Saturday, January 5, 2013

Architecture imitates life

The adventures with The Chair and The Inescapable Fatigue continue.

The Chair... this one's easier to describe. Let's start there.

I'm really enjoying shuttling myself around in the wheelchair, especially given the glacial speeds that I move when using a walker. I feel like I can really get around. Getting things off shelves, not so much, but I still have enough leg-a-bility to stand up and reach things, and to negotiate roads that are too narrow for the chair, or to make my way around short distances such as inside bathrooms.

What I hate, still, are doors that push back/pull away from me, and wheelchair-unfriendly (if not downright wheelchair-impassible) thresholds.

It's a world of very basic Newtonian physics. Action creates reaction. Door pushes away from you, you roll away from it. Door pulls on you, you roll towards it. One of our number very kindly pointed me to some lovely training videos about going through doors, and I got some good ideas from them, but those particular "See how easy it is to open and go through doors when you're in a wheelchair?" scenarios involved a door that opened and STAYED open, out of your way, and the threshold was completely flat.

None of those things seem to happen in the real world.

And here's a tragi-comic thing... there's a bank I need to go to a couple of times a month, which has a door that is phenomenally easy to open. I love going through this door.

This selfsame bank is two, maybe three, doors down from a pharmacy that I likewise need to visit occasionally. A pharmacy that even sells walkers and wheelchairs and other assistants to the disabled.

That pharmacy's door won't open easily, and pushes back hard when you try to negotiate it.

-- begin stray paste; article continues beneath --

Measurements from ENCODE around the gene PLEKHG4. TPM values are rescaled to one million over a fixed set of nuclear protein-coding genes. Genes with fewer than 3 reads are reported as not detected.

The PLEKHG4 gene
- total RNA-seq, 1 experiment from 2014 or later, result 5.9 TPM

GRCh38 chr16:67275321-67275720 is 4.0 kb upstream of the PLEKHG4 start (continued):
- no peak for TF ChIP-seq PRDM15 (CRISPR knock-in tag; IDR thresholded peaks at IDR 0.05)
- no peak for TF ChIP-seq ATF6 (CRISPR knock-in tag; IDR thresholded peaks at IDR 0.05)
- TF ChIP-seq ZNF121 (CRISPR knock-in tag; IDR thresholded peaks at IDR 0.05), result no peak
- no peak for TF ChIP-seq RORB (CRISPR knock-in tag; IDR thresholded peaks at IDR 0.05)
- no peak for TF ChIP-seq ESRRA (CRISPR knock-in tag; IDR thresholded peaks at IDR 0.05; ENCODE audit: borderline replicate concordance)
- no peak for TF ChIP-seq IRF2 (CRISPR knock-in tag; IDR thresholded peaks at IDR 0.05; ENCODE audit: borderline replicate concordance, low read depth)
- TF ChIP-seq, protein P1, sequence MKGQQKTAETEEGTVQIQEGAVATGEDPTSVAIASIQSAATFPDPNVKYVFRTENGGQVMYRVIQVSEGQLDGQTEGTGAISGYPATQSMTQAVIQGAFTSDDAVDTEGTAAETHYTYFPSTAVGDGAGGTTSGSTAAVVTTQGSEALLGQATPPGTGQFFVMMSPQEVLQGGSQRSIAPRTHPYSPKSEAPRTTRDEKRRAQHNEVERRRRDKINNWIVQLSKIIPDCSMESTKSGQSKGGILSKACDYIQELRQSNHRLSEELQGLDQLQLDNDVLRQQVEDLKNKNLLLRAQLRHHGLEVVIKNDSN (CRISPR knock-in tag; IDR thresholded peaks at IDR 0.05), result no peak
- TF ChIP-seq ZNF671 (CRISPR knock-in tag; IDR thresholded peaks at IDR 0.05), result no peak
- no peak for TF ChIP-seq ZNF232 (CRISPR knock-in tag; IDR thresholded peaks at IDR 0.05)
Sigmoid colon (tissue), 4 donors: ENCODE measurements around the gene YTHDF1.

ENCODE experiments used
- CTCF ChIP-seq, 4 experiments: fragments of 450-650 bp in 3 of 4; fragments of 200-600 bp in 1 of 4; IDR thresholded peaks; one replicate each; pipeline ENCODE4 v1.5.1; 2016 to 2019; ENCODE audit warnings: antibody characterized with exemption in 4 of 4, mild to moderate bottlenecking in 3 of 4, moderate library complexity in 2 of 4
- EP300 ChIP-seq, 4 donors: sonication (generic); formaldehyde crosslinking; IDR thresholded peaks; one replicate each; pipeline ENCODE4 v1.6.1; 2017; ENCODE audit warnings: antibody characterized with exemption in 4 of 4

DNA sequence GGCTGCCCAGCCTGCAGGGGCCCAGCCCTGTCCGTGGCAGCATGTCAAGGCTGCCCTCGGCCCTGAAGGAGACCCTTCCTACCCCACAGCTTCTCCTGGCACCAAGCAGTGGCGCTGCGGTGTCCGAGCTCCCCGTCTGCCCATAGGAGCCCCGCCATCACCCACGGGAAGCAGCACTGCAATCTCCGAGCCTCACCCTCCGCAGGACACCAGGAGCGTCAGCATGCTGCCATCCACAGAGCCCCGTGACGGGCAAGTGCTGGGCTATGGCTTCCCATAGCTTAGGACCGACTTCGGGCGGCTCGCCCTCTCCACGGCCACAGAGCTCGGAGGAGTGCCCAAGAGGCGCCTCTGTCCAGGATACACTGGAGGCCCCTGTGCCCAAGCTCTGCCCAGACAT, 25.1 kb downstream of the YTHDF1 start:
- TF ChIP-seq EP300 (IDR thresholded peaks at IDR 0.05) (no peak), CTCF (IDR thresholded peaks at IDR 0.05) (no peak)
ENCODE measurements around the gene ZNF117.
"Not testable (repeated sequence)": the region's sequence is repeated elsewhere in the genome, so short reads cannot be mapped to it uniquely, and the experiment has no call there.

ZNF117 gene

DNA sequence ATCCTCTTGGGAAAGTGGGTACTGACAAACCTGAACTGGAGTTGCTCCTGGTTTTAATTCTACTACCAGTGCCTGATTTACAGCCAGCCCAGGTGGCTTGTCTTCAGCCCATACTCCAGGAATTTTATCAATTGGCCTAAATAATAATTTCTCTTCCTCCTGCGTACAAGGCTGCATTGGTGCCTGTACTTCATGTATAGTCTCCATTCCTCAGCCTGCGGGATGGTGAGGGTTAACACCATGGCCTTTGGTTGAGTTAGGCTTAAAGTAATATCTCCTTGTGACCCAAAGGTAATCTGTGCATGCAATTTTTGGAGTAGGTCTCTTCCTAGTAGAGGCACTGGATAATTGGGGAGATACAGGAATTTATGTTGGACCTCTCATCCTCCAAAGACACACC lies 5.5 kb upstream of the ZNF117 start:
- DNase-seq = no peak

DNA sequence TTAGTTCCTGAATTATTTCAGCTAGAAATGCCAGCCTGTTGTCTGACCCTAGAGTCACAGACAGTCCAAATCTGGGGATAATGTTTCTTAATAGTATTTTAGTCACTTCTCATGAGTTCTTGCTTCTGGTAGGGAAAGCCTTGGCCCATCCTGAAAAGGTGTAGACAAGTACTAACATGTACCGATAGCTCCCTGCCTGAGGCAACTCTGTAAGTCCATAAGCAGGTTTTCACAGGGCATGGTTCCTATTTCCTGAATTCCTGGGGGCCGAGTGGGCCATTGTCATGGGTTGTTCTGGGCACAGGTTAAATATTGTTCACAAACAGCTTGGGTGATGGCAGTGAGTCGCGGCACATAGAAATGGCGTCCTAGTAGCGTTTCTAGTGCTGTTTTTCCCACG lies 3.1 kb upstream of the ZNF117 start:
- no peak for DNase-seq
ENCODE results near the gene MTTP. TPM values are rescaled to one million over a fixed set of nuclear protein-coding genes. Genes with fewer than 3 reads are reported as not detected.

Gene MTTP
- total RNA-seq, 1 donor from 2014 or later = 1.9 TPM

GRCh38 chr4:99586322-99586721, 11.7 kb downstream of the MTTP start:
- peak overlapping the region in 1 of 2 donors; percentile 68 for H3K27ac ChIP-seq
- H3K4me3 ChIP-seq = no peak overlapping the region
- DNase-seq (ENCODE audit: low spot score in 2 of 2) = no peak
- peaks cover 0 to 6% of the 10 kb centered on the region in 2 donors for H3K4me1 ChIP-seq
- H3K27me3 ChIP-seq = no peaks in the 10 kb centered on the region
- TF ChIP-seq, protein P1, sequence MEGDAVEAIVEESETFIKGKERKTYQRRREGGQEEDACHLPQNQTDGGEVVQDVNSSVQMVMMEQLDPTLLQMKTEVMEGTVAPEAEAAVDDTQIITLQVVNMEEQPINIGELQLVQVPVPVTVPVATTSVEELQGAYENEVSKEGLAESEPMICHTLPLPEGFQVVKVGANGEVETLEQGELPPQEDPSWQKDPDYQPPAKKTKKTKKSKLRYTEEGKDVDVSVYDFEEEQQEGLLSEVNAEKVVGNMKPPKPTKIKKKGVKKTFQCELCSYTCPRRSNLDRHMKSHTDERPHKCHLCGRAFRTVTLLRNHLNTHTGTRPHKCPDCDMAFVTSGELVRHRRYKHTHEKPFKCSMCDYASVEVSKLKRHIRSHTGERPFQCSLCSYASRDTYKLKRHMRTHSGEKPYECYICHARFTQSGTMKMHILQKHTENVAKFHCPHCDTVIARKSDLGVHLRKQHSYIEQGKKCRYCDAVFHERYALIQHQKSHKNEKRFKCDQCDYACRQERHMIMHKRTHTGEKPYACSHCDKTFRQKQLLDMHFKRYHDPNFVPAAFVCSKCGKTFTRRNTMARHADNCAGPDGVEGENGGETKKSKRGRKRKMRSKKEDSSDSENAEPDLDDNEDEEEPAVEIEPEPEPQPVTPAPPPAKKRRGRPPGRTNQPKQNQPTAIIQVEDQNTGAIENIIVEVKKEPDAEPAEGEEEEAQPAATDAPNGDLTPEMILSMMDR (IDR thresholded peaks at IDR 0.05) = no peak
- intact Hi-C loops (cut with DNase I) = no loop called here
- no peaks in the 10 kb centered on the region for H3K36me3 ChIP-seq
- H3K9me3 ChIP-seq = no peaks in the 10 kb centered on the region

I told the pharmacy's owner. His response was basically, yeah, we know, we've talked to the building owner, as far as we cam tell he doesn't care. It's just a matter of adjusting the door-closing mechanism not to push back so hard, but apparently, that can't be done. Building owner doesn't care.

Against "just doesn't care," there's very little winning. Kinda like a door that won't stay open, because it'd much rather close itself.

Architecture imitates life, it seems.

As to the Inescapable Fatigue... I'd talk about it, but I'm fading fast and may have to go back to bed now now now now and go to sleep for the rest of the afternoon. I may have a few minutes left of "poking at things" but the day of creativity I'd hoped for? Well, as of right now...

Not a chance. Gotta go to bed. Now.

PS: Oh by the way... that MRI that I had a week or so ago? Diagnosis is in... Seems that I have M.S. Well, I feel better worse nothing in particular. Unsurprised is about as far as I'd go.


Muffie said...

As I use a chair more, I'm recognizing the same stumbling blocks as you. Our library has a ramp, but it's so steep that even my husband has a tough time pushing me. Then the door is so heavy that he must hold the chair with his foot while he bumps me over the threshold. I love automatic doors that a slight touch opens them and keeps them open long enough to wheel through.

Robert Parker said...

Speaking of feet, I discovered yesterday that I have enough control of my legs to do "door kicking" with a foot to "fling wide the door," as the old song puts it.

We take our victories where we can.